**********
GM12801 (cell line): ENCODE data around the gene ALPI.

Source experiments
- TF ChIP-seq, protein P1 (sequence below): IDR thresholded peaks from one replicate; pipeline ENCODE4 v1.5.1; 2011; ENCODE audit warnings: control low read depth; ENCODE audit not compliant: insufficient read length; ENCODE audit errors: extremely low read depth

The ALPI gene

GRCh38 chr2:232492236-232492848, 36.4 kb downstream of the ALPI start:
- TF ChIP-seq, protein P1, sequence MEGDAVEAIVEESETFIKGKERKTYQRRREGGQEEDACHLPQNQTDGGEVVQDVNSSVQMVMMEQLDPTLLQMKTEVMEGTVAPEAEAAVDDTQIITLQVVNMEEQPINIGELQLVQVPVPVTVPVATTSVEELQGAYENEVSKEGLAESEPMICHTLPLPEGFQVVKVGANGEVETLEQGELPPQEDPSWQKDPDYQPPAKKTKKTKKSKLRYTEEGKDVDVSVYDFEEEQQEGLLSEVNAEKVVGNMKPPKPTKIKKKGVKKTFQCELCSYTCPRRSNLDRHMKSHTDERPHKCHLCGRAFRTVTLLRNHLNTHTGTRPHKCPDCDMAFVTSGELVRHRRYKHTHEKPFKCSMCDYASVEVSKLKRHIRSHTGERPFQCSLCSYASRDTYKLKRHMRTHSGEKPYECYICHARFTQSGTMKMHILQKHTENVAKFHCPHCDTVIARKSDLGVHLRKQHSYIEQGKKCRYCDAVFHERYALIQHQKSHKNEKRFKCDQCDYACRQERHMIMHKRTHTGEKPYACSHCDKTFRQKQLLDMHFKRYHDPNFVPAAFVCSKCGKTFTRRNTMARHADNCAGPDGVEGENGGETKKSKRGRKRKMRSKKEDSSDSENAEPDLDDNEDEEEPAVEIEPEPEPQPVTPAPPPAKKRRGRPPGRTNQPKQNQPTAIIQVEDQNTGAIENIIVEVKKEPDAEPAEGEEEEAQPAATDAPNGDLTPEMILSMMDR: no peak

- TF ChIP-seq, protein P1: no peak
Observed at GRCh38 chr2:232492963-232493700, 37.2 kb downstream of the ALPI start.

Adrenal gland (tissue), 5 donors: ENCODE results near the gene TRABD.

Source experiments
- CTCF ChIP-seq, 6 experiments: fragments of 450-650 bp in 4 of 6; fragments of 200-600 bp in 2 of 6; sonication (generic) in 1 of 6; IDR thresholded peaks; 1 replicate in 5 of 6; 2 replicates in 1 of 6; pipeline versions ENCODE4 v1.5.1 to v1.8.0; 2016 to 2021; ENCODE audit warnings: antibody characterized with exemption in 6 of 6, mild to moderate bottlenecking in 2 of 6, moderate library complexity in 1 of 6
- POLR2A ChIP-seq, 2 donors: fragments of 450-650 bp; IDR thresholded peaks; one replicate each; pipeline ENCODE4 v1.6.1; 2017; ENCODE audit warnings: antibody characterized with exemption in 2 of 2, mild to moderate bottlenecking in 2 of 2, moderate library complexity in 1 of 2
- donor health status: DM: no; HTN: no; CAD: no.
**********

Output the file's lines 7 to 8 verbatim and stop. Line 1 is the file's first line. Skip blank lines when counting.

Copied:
- TF ChIP-seq, protein P1: no peak
Observed at GRCh38 chr2:232492963-232493700, 37.2 kb downstream of the ALPI start.